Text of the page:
To the Houston Astros.
Nothing Crane could ever do as owner would be as well received. With one move, he can restock his franchise with credibility and goodwill. He can bring fans back to the ballpark, too.
Suddenly, the massive rebuilding program -- the one fans are wondering about -- would look like a pretty darn smart plan. Simply having Ryan associated with the Astros would elevate the franchise in the hearts and minds of Texans, especially those in Houston who've endured two straight 100-loss seasons and have stopped buying tickets.
If that sounds like too much, know this: There's no sports figure in Texas as popular as Ryan. He's revered in every corner of the state, from El Paso to Beaumont, from Amarillo to Laredo. He's the only athlete adored in both Houston and Dallas-Forth Worth. When he signed with the Astros on Nov. 19, 1979, it was one of the greatest days the franchise has ever had.
Ryan was born in Refugio and raised in Alvin, a few miles from Houston. He played his high school baseball there and returned there every offseason to work his cattle. He raised his two sons and a daughter there. When the Astros showed him the door eight years later, it was the darkest day the franchise has ever had.
It wasn't just that he was shown the door. It was that he was allowed to sign with the Rangers, a franchise he put on his shoulders and elevated to a place it had never been before.
In the past five seasons, Ryan has gained a reputation as a shrewd executive. His hiring as team president in 2008 gave the Rangers the kind of credibility they'd never had in their previous 36 years.
The Astros could use Ryan's presence, but they could use his judgment and input as well. Not just in baseball, but in every aspect of running a club. Before taking over the Rangers, Ryan had operated two very successful Minor League clubs in Corpus Christi and Round Rock. Just as he did with the Rangers, Ryan hired good people and empowered them to do their jobs.
In the 18 months since Crane bought the Astros, he has worked furiously to rebuild a franchise that was once one of the best in baseball. Crane has made massive changes up and down the masthead, hiring waves of gifted data-driven people to run the baseball operation.
Ryan does not pretend to know that stuff. But he knows people. He understands winning clubhouses. He respects people, too. Ryan would make everyone with the Astros appreciate their jobs a little more. He would make sure of that. He would reach out to all of them.
Right about now, you might be rolling your eyes and thinking I'm overselling Nolan's impact.
Ryan is the living, breathing definition of how Texans like to see themselves. He's honest, blunt, tough and smart. He's a handshake kind of guy.
This is his public image, but it's more than that. It's the way Ryan's employees and the people who know him best feel about him. They trust his decency and his judgment. One of Ryan's employees with the Rangers left a very good job with another team.
That employee had been routinely courted by other clubs, but was never interested. And then one day he was working for the Texas Rangers.
When asked why the change of heart, he shrugged.
"Nolan called," he said.
About the last thing Crane probably thought he'd ever have a chance to do would be to hire Ryan. That's because until last week, no one in baseball believed Ryan would leave the Rangers.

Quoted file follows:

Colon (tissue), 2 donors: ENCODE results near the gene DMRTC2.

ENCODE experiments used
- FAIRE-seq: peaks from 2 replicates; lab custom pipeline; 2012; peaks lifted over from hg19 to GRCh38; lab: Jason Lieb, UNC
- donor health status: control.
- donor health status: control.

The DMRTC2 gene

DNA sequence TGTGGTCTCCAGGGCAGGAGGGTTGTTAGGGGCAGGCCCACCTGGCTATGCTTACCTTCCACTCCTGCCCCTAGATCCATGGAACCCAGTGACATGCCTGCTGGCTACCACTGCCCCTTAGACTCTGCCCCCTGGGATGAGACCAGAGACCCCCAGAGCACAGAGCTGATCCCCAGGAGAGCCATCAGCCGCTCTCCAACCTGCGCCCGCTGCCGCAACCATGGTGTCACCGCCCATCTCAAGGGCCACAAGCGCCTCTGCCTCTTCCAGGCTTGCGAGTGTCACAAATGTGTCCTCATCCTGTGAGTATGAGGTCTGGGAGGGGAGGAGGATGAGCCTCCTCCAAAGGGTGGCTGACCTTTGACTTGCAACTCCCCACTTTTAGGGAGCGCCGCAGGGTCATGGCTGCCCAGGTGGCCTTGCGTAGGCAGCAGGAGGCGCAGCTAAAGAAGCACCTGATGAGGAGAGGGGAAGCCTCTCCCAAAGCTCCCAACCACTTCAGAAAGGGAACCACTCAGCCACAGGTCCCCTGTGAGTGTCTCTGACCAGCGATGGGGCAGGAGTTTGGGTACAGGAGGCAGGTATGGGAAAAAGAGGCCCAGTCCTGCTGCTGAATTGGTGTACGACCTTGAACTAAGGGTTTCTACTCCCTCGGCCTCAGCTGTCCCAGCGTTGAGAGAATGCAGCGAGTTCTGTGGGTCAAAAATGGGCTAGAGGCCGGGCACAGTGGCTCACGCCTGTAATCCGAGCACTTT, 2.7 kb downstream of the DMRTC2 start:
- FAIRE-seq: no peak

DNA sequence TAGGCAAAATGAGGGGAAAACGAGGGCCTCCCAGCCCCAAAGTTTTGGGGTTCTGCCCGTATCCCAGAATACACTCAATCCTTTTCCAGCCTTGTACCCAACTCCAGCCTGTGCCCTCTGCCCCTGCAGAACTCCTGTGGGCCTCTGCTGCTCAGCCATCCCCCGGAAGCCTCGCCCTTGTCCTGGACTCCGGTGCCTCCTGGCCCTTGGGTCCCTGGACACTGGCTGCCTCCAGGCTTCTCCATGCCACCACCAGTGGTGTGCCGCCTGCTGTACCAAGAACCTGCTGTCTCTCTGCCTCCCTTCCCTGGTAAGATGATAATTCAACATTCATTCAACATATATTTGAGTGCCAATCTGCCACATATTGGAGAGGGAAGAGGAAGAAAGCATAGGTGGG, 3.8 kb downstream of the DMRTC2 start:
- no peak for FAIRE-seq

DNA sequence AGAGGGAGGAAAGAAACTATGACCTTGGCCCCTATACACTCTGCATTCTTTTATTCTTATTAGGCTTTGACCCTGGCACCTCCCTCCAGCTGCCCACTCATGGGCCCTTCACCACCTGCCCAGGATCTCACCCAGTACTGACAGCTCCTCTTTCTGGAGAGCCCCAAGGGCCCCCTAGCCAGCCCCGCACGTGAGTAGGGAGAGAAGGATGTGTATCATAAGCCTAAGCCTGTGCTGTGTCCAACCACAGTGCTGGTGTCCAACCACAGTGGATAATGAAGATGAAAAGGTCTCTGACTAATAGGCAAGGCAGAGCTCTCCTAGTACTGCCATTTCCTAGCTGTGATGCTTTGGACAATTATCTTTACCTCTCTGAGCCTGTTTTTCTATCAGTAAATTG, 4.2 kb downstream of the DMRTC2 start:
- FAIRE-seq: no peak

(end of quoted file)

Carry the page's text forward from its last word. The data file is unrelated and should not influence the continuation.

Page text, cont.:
Now, with the Rangers giving the final say in business and baseball decisions to other men, Ryan may be leaving the Rangers. That he hasn't spoken publicly in the seven days since the announcement speaks volumes. He's said to be furious, if not humiliated.
Crane has his front office in place. He hired a team president in George Postolos and has a legendary former player, Craig Biggio, serving as an adviser. It's no disrespect to Postolos and Biggio to say that neither of them come close to having the stature of Ryan.
But it can't be a symbolic job. Ryan has one of those now. And there's precedence for a Rangers-to-Astros move. When his playing career ended in 1993, then-Rangers owner George W. Bush gave Ryan a personal services contract.
Ryan grew disenchanted because he didn't think he had enough real responsibility. So then-Astros owner Drayton McLane lured him to Houston, where he worked as an adviser.
Former Astros general manager Tim Purpura put Ryan to work, seeking his advice and counsel, making him feel important. Some of the best times were the offseason mini-camps when Purpura would bring in the franchise's young pitchers to work with Ryan and Roger Clemens.
It wasn't just that they had so much to offer kids. It was how much they seemed to enjoy working with one another and with the young guys. There's another idea for Crane: Another round of Ryan-Clemens mini-camps for all that young talent general manager Jeff Luhnow has assembled.
Again, though, Crane must hire Ryan for a real job, not a figurehead one. Ryan must be involved at every level and must have a voice in decisions. I'm guessing Ryan would jump at the opportunity to help rebuild his hometown team. He's 66 years old and in good health.
Ryan's best friend, Don Sanders, lives in Houston. The point is that there has to be a substantive role in which Ryan could contribute and feel appreciated. He does not want the day-to-day duties of, say, general manager, but he clearly isn't interested in retiring either.
Ryan's hiring would be the best decision Crane could make. It came out of the blue, unexpected and almost shocking. It's also an opportunity and one Crane shouldn't let pass.